Sterling soared to a seven-year high against the euro yesterday, pushed up by record jobs figures and rising wages, with some investors expecting a Bank of England rate hike to come sooner than had been expected.
The UK’s employment level jumped to an equal record high of 73.2 per cent at the end of last year, while joblessness kept on falling. The official figures, published yesterday, also showed wages rising by 2.4 per cent in December compared with a year earlier – significantly above inflation.
Some economists believe the UK is already experiencing deflation, meaning that any rise in interest rates appears to be unfeasible.
But minutes of the latest Bank meeting, published yesterday, warn that inflation is “likely to rise fairly sharply” once temporary factors drop out later in the year.
“These labour market figures have finally shown strong wage growth – an unambiguously bullish sign for the UK economy and for sterling,” said Ranko Berich of forex company Monex Europe.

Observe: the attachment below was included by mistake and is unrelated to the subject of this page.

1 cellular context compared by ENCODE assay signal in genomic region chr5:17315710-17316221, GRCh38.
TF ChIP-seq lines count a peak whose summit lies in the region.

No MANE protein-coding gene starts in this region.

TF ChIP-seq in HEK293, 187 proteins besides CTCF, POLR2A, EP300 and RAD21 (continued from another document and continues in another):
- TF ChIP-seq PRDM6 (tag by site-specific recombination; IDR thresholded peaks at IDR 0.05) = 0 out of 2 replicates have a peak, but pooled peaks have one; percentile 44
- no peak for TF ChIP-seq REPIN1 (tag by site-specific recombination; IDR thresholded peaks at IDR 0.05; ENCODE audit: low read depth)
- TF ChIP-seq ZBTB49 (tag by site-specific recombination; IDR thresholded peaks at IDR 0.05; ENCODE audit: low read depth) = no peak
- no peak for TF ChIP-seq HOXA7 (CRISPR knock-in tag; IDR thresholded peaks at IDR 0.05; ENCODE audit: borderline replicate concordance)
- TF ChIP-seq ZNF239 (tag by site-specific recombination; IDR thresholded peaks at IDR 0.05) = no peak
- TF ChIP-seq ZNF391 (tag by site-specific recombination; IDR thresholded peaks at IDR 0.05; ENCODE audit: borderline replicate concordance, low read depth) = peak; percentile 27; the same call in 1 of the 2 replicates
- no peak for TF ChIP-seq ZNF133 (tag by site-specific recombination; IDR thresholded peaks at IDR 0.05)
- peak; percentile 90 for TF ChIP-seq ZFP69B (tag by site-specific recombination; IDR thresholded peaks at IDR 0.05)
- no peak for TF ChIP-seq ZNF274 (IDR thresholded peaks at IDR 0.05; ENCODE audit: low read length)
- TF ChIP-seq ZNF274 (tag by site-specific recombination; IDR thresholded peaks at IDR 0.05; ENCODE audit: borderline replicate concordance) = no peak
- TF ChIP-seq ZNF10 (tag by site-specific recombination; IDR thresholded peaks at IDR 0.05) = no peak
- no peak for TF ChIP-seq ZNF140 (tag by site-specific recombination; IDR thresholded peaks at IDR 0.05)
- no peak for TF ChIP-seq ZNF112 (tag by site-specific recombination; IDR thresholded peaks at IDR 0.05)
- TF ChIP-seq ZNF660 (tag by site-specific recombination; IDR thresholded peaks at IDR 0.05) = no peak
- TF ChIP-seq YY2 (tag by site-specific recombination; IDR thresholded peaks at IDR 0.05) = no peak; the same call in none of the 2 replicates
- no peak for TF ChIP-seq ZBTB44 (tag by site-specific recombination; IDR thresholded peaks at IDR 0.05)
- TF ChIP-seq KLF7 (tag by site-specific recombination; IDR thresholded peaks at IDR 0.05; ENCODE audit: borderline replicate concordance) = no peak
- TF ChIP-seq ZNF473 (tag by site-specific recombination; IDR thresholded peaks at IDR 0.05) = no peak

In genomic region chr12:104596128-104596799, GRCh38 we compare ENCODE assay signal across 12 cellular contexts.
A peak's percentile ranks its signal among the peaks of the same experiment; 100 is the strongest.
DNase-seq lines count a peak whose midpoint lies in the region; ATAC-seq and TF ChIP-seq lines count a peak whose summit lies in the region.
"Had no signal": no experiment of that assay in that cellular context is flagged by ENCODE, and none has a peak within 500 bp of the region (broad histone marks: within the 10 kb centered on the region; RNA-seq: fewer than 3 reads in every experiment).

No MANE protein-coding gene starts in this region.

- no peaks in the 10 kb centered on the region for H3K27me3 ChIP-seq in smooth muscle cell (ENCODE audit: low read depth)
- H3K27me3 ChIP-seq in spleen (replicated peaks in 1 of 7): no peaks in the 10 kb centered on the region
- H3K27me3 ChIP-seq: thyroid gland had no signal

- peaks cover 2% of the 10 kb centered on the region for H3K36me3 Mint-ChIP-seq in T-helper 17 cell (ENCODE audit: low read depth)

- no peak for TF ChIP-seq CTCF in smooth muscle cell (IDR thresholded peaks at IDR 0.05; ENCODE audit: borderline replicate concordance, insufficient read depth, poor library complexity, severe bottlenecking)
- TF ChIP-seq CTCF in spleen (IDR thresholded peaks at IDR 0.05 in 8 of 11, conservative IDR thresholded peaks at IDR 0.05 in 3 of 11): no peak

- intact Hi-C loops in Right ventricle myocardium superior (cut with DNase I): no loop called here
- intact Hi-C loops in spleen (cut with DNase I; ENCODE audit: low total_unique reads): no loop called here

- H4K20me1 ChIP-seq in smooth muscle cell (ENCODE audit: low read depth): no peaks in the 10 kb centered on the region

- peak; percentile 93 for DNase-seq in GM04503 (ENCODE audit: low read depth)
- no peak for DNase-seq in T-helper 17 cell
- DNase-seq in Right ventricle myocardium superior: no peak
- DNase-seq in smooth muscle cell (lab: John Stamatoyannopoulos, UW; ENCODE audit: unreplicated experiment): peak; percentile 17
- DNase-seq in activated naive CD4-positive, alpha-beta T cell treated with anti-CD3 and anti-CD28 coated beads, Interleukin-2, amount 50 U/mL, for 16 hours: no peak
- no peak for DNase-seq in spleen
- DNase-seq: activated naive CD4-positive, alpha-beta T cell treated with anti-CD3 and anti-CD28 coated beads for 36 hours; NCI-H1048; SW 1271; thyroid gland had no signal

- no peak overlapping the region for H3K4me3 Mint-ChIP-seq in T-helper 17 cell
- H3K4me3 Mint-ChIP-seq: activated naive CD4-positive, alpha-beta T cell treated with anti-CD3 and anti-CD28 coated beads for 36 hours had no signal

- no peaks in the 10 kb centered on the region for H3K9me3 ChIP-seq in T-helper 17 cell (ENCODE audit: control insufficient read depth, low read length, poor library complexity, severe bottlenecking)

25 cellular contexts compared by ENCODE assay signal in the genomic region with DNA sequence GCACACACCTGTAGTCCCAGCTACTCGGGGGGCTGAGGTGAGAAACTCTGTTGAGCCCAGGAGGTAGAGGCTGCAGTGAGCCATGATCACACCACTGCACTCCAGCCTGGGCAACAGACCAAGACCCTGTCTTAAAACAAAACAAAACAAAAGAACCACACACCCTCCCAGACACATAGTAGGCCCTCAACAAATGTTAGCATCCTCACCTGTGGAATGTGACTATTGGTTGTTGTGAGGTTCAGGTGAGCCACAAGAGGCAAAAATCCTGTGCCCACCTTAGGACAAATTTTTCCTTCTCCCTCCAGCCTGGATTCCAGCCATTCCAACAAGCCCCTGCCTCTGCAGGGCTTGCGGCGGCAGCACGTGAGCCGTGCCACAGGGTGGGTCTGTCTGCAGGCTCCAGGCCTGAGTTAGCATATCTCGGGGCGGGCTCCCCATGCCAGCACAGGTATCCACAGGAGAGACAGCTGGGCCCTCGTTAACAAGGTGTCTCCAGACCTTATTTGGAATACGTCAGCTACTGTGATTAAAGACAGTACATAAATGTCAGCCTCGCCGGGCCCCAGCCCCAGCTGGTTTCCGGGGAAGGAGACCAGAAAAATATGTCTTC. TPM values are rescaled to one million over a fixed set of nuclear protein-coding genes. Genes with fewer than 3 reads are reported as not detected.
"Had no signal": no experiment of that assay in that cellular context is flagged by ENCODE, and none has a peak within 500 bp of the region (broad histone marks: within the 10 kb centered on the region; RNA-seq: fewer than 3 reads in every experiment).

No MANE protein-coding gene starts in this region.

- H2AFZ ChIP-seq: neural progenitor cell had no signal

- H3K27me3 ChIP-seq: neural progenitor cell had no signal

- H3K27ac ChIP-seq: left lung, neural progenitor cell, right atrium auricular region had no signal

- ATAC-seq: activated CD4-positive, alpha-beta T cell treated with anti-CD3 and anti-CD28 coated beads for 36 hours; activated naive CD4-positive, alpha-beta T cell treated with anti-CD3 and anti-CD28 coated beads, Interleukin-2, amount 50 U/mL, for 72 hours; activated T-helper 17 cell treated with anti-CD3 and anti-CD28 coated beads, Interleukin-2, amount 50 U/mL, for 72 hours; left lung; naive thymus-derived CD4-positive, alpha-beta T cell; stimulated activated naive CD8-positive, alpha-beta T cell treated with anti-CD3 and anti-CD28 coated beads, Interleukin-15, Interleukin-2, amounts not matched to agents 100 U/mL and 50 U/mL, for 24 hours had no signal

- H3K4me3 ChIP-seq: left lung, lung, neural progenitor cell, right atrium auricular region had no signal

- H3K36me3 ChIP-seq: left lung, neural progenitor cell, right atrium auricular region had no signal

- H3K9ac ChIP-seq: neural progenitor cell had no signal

“Several months ago [Bank governor] Mark Carney was clear in his caution over optimistic UK labour market data, arguing that one swallow does not make a spring. Today’s real wage growth is a very good looking swallow.”
The pound jumped on the back of the new data, gaining around a cent against both the euro and the dollar during trading. Sterling lost some ground last night, but was still at a higher level against the euro than at any time since early 2008.
City Index analyst Ashraf Laidi said: “Sterling is the best alternative to the US dollar, as it is backed by one of two major central banks expected to raise rates this year in a universe of zero-bound interest rates.
“Yet, even if the Bank does refrain from tightening this year, sterling’s increased positioning as a safe haven from Eurozone uncertainty is being especially highlighted by the Swiss National Bank’s plunge towards negative interest rates.”
The Bank’s latest minutes reveal a potential three-way split emerging, with one member leaning towards even looser policy, while two others are forming a hawkish wing. Despite this, all nine members are currently voting to keep rates at 0.5 per cent.